Headlines matter

The report also noted that some 59% of headlines mentioning young people were not supported by quotes or case studies in the article. As the report notes:

Representation without voice can be more detrimental than no representation at all, and unsubstantiated reporting can contribute to the perpetuation of stereotypes.

Read the full report.

Boomers & Millennials: an aftermath of austerity will kill Australians too

ABOUT THE AUTHOR

Elizabeth Minter

Elizabeth Minter

A 30-year veteran of the mainstream media, Liz is the editor of Michael West Media. Liz began her career in journalism in 1990 and worked at The Age newspaper for two 10-year stints. She also worked at The Guardian newspaper in London for more than seven years. A former professional tennis player who represented Australia in the 1984 Los Angeles Olympics, Liz has a Bachelor of Arts and a Bachelor of Letters (Hons). Her Twitter handle is @LizMinter_

6 Comments

  1. Avatar

    Negative coverage of selected demographic cohorts allows the Liberal Party to harm the cohort with electoral impunity.

    See for example the decades of negative coverage of aborigines and unemployed by News Corp. And the outcome. Newstart for the unemployed, drug testing, cashless card, robodebt, pointless job applications, work for the dole. Ongoing discrimination against aborigines.

  2. Avatar

    Article touches upon a disturbing aspect of our politicised media and a global dynamic that more white/culturally specific nativist conservative and/or libertarian political parties leverage for electoral outcomes, while we now observe up to four generations living in any family.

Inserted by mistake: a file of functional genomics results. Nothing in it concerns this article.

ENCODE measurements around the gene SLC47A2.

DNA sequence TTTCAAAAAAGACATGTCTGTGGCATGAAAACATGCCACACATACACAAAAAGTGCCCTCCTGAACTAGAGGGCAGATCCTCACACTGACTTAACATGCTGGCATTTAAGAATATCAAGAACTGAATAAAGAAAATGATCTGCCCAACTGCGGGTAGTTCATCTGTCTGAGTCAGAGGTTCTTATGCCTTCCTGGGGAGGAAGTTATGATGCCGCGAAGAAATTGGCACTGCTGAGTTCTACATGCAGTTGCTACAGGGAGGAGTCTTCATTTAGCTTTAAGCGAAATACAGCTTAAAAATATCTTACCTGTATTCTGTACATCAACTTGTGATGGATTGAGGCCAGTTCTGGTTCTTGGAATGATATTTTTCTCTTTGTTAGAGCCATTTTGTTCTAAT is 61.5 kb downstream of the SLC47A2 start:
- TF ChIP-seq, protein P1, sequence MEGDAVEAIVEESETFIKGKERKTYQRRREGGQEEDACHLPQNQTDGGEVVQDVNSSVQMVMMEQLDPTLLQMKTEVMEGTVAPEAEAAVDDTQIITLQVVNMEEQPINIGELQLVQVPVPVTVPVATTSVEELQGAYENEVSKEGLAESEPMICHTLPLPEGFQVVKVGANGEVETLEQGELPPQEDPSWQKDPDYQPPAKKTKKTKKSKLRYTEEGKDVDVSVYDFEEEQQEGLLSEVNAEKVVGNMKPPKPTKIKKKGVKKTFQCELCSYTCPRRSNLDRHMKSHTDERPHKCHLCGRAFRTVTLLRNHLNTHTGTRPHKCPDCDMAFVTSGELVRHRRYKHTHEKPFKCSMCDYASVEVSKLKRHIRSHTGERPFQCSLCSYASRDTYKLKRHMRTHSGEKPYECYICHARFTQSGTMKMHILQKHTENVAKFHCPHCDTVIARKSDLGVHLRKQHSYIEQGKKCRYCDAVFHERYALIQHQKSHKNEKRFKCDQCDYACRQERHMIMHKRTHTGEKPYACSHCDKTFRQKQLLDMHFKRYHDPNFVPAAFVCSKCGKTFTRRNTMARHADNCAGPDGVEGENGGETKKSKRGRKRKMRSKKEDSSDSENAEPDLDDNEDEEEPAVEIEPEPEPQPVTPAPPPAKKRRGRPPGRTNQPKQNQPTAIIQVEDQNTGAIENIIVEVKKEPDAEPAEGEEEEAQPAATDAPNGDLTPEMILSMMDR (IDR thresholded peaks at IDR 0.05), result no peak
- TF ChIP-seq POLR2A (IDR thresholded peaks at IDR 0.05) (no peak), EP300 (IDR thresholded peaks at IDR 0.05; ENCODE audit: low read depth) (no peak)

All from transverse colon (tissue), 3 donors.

Agree with how our commercial media (ex. C10 so much, with ABC compelled to follow) target ageing voters rusted onto legacy media, and nowadays, especially regions; the latter vote and maintain far right and/or copnservative governments in power.

    Accordingly, we see not just antipathy towards youth, university students, climate campaigners, unionists etc. but also a conga line of nativist conservative and/or libertarian obsessions masquerading as genuine issues like those cited in the article.

    Further, there is also an unhealthy focus upon sociocultural issues e.g. religion, defence, LGBT, etc. and/or any foreign young people e.g. tourists, international students, backpackers, temp workers etc. under the guise of (undefined) ‘immigration’ and ‘population growth’ blamed for all negatives (inc. unsubstantiated environment degradation, taking jobs etc. from Sustainable Population Australia, ON, some LNP/Labor MPs, Bob Carr, Dick Smith, and even Bob Brown?); white nativism under the guise of immmigration retsrictions and population growth (cooked up by US fossil fuels sector) that also precludes stringent environmental legislation, too cute or are these guys simply naive?

    Facts, global population will peak by mid century due to crashing fertility rates, hence for the first time in the world old people, outnumber young people, Australia’s NOM/population data is inflated (via UNPD 2006) by temporary residents or churn over (not noticed by a single journalist in Oz?), older voters tend to support conservative parties, informed by legacy media monopoly and in regions white Christian conservative nationalist voters, the upper median age dominates…. for now.

    This strategy follows both the old southern and mid western electoral strategy in the US, and is being replicated globally whereby retirees and pensioners are catered to, while fewer youth are thrown under the bus.

    • Avatar

      Brilliant analysis. Thankyou.

  3. Avatar

    This just shows that the Baby Boomer, like myself, are the one’s that buy and read the news. So giving the the Baby Boomers better media is not that unusual.

    • Avatar

      Me and everyone I know reads the news and I’m 35

  4. Avatar

    So true, the fallout from the virus will be our youth, we need to concentrate on their well being for a strong future and their mental tenacity to feel they have a future like their parents were afforded. They are tomorrows leaders and the foundation to society , let’s not forget that.